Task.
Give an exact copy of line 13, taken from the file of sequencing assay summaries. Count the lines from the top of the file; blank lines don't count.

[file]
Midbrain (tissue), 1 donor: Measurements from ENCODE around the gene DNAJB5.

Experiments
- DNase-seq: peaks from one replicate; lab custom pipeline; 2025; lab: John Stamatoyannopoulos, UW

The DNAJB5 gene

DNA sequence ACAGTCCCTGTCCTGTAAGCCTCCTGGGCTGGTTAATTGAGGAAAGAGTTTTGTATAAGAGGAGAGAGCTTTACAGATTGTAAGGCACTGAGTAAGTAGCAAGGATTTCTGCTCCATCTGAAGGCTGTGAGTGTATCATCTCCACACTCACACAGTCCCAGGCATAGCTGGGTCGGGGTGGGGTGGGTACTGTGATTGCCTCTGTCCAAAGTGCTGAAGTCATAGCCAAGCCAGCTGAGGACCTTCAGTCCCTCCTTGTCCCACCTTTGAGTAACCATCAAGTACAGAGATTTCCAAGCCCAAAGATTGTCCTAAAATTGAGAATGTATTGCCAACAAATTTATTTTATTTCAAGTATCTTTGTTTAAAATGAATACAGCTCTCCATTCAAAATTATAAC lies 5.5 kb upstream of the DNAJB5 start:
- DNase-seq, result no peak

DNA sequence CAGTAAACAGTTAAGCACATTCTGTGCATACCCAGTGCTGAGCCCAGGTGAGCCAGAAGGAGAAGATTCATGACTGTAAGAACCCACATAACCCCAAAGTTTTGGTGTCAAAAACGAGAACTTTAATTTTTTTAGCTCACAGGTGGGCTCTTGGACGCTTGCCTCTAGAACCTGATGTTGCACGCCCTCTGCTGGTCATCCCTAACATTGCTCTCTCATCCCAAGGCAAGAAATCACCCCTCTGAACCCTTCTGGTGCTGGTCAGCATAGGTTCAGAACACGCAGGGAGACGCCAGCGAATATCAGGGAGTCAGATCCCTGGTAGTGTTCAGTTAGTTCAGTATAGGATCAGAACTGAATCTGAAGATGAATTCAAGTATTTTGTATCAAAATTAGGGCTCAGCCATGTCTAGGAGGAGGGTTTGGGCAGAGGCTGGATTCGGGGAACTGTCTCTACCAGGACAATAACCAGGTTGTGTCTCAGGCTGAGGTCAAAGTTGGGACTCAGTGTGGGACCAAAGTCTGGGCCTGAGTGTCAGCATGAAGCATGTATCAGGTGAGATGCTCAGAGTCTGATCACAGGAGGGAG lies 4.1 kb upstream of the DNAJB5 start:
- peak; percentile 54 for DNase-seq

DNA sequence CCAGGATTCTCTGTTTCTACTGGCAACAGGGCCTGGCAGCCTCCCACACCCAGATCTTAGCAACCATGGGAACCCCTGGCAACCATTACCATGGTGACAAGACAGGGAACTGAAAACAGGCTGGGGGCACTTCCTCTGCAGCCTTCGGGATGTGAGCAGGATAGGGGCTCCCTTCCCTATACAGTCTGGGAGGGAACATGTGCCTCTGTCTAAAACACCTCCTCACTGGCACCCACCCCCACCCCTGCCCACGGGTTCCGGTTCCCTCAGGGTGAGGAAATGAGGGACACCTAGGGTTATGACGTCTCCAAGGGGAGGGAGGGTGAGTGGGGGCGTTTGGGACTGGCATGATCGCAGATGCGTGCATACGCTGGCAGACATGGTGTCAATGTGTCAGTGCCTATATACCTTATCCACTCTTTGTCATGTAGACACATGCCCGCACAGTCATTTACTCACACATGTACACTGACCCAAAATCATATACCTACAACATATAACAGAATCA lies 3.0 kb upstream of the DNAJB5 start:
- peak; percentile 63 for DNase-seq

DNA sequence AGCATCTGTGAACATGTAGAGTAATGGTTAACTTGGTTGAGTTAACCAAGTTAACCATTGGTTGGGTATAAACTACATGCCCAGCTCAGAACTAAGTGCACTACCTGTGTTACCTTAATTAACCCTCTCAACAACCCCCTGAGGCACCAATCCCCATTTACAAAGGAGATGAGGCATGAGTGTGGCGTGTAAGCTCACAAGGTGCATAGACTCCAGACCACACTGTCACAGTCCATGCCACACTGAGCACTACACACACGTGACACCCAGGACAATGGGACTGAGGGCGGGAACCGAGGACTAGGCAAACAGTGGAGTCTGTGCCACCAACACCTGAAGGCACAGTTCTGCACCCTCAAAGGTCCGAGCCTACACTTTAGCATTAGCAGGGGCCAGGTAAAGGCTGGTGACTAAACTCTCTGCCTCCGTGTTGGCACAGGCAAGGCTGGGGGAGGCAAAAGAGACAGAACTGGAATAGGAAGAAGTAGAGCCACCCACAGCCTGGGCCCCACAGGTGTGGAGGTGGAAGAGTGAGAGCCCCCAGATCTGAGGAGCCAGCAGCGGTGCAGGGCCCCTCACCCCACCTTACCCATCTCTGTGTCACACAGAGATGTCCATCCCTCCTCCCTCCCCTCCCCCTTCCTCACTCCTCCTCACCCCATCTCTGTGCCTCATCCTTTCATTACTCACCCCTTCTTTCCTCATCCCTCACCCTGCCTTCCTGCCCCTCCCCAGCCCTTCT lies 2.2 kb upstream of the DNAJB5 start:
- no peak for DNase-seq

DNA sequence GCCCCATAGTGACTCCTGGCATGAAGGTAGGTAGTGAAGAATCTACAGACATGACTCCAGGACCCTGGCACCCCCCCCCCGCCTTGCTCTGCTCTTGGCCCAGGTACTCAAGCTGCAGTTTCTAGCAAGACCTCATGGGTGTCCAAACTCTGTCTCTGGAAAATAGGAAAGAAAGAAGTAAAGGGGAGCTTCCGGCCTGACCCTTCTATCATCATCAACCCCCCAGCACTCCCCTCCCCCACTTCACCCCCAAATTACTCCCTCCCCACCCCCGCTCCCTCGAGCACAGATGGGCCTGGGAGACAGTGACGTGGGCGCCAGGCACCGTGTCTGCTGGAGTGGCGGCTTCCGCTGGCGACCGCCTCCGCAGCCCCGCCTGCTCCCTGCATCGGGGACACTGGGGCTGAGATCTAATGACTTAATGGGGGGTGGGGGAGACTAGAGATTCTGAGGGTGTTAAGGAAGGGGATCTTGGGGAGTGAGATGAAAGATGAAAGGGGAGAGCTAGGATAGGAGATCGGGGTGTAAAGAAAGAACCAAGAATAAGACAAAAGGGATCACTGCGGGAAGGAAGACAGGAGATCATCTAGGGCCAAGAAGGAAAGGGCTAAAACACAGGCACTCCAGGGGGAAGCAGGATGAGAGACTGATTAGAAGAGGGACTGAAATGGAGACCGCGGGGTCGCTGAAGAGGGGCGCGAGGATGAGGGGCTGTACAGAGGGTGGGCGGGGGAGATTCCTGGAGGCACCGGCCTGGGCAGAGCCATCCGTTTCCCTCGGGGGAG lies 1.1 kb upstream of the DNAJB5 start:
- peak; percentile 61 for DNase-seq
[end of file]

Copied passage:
DNA sequence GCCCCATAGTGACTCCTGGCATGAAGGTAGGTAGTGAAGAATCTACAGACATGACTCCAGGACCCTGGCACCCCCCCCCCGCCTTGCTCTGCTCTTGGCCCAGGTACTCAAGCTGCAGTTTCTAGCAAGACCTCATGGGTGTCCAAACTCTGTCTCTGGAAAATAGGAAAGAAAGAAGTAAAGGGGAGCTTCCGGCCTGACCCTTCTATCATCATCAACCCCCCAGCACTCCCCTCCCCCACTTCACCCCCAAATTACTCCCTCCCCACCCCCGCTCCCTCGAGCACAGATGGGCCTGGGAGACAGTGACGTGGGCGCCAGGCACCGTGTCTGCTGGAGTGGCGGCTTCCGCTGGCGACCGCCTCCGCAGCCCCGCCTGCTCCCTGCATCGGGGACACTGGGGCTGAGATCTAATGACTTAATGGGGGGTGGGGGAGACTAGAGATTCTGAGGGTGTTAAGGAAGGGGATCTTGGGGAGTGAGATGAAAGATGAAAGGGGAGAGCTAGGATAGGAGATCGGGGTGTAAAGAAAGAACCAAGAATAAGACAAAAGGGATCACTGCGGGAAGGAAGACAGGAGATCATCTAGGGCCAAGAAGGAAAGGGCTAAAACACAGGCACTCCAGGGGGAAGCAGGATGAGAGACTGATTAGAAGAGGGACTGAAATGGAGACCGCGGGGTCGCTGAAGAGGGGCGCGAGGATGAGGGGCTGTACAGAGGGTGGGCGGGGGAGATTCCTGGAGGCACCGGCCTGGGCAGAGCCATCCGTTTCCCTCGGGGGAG lies 1.1 kb upstream of the DNAJB5 start: